So now, the house is quiet. The dogs are asleep. The windows are open, and the spring breeze is blowing in. I am sitting here folding two loads of her little clothes–all those long sleeve dresses and leggings–and suddenly, I found myself thinking of the parents out in the world who no longer get to fight with their kids about what’s for breakfast or what they’re going to wear because their kids were killed by guns in classrooms or school hallways where they should have been safe.

I know this was a very roundabout way of reaching that point, but I think it’s important to stop and recognize what a gift these frustrating mornings with my child are.  I am with her, and she is with me. Even if we aren’t seeing eye-to-eye, we are breathing the same air and sharing the same space. How many mothers out there in the world right now would give anything to be sharing one of these grouchy mornings with their child?

In the wake of these recent suicides by survivors and their families, I wish every voter and politician in this country could stop for a moment to imagine what that empty space in a morning must feel like. I don’t understand how anyone can possibly think that their right to own a weapon is greater than a parent’s right to be able to argue with their child in the morning about french toast.

Best Part of the Day

Every night at dinner, we sit at our table together and take turns telling each other what the best part of our day was. It’s a nice little ritual that started months back, and now it’s just expected. Charlotte loves that time, and after we’ve all had a turn, she will frequently offer up her “nother” favorite part of her day and request that we also share our “nother” favorite parts of our days. Many times, I find myself telling her that right now—all of us talking about our days over dinner—is the best part of my day.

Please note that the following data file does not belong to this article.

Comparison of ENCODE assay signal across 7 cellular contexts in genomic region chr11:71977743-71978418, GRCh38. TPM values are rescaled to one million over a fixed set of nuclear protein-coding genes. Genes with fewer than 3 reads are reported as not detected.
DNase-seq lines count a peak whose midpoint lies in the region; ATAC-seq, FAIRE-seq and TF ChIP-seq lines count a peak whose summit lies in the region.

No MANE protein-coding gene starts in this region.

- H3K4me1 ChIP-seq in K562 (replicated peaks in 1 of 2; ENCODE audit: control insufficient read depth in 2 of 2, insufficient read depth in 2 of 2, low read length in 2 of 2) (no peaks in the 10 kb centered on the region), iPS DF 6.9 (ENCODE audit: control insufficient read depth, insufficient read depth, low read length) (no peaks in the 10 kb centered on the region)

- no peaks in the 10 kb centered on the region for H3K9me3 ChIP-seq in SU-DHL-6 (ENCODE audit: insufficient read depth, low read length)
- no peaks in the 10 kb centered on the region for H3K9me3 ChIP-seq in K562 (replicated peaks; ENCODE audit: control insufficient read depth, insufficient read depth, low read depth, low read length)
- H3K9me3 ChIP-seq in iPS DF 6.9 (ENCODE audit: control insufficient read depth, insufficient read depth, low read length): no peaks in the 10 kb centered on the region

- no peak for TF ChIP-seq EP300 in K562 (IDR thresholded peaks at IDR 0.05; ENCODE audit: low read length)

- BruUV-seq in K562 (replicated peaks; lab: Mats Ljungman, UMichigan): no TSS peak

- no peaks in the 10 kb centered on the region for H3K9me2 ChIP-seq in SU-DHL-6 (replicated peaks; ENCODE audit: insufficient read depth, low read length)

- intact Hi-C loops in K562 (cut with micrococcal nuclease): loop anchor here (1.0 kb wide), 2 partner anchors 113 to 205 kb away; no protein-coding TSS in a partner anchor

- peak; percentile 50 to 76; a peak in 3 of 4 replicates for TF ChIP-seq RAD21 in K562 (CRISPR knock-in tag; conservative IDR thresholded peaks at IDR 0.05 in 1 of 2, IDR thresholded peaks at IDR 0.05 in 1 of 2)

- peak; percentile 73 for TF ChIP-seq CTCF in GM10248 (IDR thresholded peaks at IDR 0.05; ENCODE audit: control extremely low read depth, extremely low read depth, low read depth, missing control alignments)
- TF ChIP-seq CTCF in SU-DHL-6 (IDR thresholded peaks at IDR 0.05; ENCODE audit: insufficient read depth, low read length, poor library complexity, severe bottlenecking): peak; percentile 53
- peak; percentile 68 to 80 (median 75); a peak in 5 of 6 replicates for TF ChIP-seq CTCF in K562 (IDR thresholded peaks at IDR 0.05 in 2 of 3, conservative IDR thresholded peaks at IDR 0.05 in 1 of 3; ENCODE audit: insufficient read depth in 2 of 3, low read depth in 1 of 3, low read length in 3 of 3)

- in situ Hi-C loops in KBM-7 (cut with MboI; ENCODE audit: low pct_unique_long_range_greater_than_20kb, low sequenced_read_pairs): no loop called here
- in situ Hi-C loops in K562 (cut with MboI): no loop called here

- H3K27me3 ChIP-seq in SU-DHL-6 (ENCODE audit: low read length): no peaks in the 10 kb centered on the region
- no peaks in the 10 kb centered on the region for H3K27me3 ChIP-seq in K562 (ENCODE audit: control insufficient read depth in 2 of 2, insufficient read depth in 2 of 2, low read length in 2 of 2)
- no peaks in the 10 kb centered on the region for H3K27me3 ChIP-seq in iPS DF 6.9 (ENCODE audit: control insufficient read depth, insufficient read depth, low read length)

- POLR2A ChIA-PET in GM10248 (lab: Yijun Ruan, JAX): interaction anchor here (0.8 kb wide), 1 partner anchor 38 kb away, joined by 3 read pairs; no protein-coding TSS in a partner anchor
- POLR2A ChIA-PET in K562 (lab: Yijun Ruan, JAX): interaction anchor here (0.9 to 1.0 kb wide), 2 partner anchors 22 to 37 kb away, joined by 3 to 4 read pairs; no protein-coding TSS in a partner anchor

I know it sounds like a Campbell’s Soup commercial from the 80s. The reality is that there are days when I want to tell Charlotte that the best part of my day was dropping her off at school, or that it hasn’t happened yet because she’s still awake. There are plenty of times when the best part of my day doesn’t involve her at all, and those days rattle her a bit—often leading her to prompt me for “nother” moments until I finally mention something that involves her.

Today, the best part of my day was logging into Blackboard to see that I got an A on a final project that started at the beginning of this term and then consumed my days and nights for a solid week before I turned it in. It also elicited more frustration than any other project I’ve tackled since returning to the academic world.

It was a quiet little victory that gave me a lot to think about, because the project involved creating a social media marketing strategy for a start-up family photography business. Frankly, I chose the business with my own interests at heart, and being forced to sit down and research/audit the market and the competition gave me some incredible insight that makes me feel like I could actually have some success at this if I gave it a shot.

That will be the moment I lead with at the dinner table tonight, and afterward I’ll probably throw the kid a bone and tell her that the “nother” best part of my day was watching her at swim lessons.

Going back to school has been so valuable. Not necessarily because of the learning, because although I’m enjoying it, it’s not exactly “news” after working in communications for 18 years. It’s more that it’s reassuring me that I do know my strengths, and that they are real assets. It helps to quiet the significant part of me that struggles with imposter syndrome.

Soon, I’ll tackle the resume that hasn’t been touched in a decade and hope it will lead to some equally awesome best parts of my day.